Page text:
Paul Cockayne – 07791 970406 – email@example.com
This blog is intended to give you a flavour of how I work as a counsellor. You can find more information about me by clicking one of the links above.
What do counsellors actually do? We spend a lot of time listening to our clients, encouraging them to talk, sometimes giving small signs of encouragement with our facial expressions, or with a few words. We spend a lot of time in silence, not actually doing or saying anything.
In adopting this really quite passive position, we hope to be providing a space where you, the client can talk in a free way – free of distraction, interruption, advice, judgment – free of all the things that would probably take place in a conversation with a friend. And the idea of this, of course, is that it gives you time to expand your thoughts, express your feelings and think in a different way about the issues you might be facing.
So, can you do this without a counsellor? If you go and sit in a quiet place on your own and ruminate, can you achieve the same result without having to pay £50 an hour for the privilege?
To a certain extent, I think you can, or at least, you can learn to. I worked with a client recently, who at the end of counselling said that he found himself thinking about himself in a different way in between sessions. In counselling we had spent quite a lot of time understanding how his past experiences linked to his behaviours today, and we had looked at alternative ways of behaving.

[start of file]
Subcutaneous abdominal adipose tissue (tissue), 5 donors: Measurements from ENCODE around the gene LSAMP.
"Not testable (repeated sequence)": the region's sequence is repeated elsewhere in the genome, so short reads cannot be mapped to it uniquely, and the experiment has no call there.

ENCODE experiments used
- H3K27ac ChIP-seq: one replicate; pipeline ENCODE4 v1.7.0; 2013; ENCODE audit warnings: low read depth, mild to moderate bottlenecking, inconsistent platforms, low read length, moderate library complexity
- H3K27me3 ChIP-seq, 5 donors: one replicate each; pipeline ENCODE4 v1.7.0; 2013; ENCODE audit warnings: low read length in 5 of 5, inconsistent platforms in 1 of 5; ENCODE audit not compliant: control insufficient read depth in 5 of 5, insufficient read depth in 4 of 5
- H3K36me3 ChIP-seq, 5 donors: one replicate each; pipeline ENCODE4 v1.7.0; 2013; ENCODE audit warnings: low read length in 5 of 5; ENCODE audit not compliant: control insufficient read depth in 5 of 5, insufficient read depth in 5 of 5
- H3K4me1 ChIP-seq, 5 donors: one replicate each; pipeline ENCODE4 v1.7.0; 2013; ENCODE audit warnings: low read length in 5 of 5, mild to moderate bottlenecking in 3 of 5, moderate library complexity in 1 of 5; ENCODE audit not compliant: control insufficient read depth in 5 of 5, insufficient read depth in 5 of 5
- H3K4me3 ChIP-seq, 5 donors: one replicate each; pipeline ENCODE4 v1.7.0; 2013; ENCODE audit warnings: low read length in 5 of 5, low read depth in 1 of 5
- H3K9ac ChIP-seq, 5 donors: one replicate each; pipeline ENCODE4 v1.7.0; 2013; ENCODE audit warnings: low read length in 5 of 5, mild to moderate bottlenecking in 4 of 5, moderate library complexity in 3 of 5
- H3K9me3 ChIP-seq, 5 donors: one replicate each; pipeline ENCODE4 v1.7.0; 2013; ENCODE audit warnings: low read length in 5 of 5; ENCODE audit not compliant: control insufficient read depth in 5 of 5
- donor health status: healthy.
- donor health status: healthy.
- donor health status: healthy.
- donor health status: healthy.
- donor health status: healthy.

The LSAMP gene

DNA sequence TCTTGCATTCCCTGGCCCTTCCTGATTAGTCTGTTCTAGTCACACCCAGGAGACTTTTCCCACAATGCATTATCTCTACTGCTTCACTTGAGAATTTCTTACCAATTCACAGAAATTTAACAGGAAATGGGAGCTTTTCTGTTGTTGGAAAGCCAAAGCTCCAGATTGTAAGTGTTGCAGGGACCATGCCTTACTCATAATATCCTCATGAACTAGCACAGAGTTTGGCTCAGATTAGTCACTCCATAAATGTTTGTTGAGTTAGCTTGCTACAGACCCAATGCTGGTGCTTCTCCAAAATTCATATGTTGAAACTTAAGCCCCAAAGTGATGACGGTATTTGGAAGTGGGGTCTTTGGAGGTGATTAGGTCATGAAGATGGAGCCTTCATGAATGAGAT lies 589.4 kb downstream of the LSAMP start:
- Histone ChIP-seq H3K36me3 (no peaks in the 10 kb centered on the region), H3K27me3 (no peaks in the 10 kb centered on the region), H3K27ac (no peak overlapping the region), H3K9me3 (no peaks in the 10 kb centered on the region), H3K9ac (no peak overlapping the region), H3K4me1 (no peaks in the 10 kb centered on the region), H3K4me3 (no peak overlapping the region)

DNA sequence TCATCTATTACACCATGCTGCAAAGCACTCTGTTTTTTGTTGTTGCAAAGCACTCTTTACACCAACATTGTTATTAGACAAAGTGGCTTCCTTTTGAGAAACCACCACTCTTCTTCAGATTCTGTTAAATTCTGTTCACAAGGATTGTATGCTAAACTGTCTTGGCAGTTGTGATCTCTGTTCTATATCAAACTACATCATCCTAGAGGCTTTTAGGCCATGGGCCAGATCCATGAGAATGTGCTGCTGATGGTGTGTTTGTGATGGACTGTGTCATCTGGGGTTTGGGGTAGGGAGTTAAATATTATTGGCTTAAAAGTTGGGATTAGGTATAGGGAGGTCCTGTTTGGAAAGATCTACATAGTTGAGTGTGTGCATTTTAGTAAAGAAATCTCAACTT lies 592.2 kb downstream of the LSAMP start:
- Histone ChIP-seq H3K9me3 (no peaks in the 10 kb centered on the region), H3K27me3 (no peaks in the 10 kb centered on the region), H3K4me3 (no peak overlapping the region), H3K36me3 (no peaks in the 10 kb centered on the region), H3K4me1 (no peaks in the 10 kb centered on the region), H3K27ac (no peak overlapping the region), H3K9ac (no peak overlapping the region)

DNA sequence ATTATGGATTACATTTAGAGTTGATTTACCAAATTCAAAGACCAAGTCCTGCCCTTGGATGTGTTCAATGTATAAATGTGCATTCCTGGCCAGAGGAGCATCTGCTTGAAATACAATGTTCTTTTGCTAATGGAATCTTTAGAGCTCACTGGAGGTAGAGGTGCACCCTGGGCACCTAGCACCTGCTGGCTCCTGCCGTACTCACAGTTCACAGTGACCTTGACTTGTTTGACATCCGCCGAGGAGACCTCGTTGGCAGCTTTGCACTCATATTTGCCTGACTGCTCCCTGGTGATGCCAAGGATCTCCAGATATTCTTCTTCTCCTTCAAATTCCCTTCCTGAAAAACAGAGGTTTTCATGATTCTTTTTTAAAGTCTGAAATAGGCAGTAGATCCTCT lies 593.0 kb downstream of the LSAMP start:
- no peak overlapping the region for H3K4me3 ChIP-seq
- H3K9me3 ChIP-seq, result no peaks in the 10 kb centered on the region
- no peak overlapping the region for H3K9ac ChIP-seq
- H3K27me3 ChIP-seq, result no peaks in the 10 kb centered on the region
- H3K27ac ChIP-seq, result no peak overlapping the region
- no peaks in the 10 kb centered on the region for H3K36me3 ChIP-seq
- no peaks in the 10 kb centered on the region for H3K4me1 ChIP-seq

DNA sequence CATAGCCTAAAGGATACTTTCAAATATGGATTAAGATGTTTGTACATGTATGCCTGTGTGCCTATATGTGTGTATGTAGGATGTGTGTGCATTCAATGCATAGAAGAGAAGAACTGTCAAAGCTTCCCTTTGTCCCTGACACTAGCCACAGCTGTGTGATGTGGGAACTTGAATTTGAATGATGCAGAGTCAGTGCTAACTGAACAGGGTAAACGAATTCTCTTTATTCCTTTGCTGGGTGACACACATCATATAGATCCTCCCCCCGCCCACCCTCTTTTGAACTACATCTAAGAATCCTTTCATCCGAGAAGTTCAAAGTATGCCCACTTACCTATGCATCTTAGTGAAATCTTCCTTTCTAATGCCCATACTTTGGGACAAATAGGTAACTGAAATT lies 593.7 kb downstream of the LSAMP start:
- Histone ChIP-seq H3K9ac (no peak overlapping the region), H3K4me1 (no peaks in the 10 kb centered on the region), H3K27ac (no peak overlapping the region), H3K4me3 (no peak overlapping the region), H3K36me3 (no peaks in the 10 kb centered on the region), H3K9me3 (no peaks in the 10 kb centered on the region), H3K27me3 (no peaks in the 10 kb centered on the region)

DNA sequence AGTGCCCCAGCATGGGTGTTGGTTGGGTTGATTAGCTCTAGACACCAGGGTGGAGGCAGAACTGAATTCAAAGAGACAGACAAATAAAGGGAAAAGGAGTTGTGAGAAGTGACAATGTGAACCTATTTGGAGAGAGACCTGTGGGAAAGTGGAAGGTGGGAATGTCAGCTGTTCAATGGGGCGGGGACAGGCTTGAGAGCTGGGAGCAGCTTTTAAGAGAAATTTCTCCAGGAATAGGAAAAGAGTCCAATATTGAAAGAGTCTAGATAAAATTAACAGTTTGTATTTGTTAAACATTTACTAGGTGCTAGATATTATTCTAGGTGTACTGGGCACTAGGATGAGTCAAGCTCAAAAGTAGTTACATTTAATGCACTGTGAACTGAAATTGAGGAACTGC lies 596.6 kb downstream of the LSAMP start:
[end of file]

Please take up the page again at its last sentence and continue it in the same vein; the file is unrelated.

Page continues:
For example, you might be annoyed if your kids leave their dirty shoes in the hall, and your instinct might be to shout at them about it. But that is not the only way to deal with your annoyance. You might instead choose to stay calm but deduct an amount from their pocket money. Or you might choose to ignore it, not to make an issue out of it. None of these choices is right or wrong, but some may be more helpful than others, and your instinctive reaction may be more about how your parents treated you, than about how you might choose to treat your children.
I digress : to return to my client, he had developed the ability to stop and ask himself why he was feeling the way he was, why he was behaving as he was. He was looking at himself in a different way, understanding himself better, and also looking after himself better – thinking about his needs and how best to meet them.
In doing this, I would say that he was counselling himself – and that this is something we can all learn to do to a greater or lesser extent.
However, I also think that there are limits to this process – we cannot deal with all situations in this way. Sometimes our emotions are perhaps too strong, or the difficulties we face are too complex. Or perhaps we might run out of ideas : “I want to stop shouting at the kids but I just can’t seem to stop myself”. There are times when, however good our own DIY skills might be, it is time to call in an expert….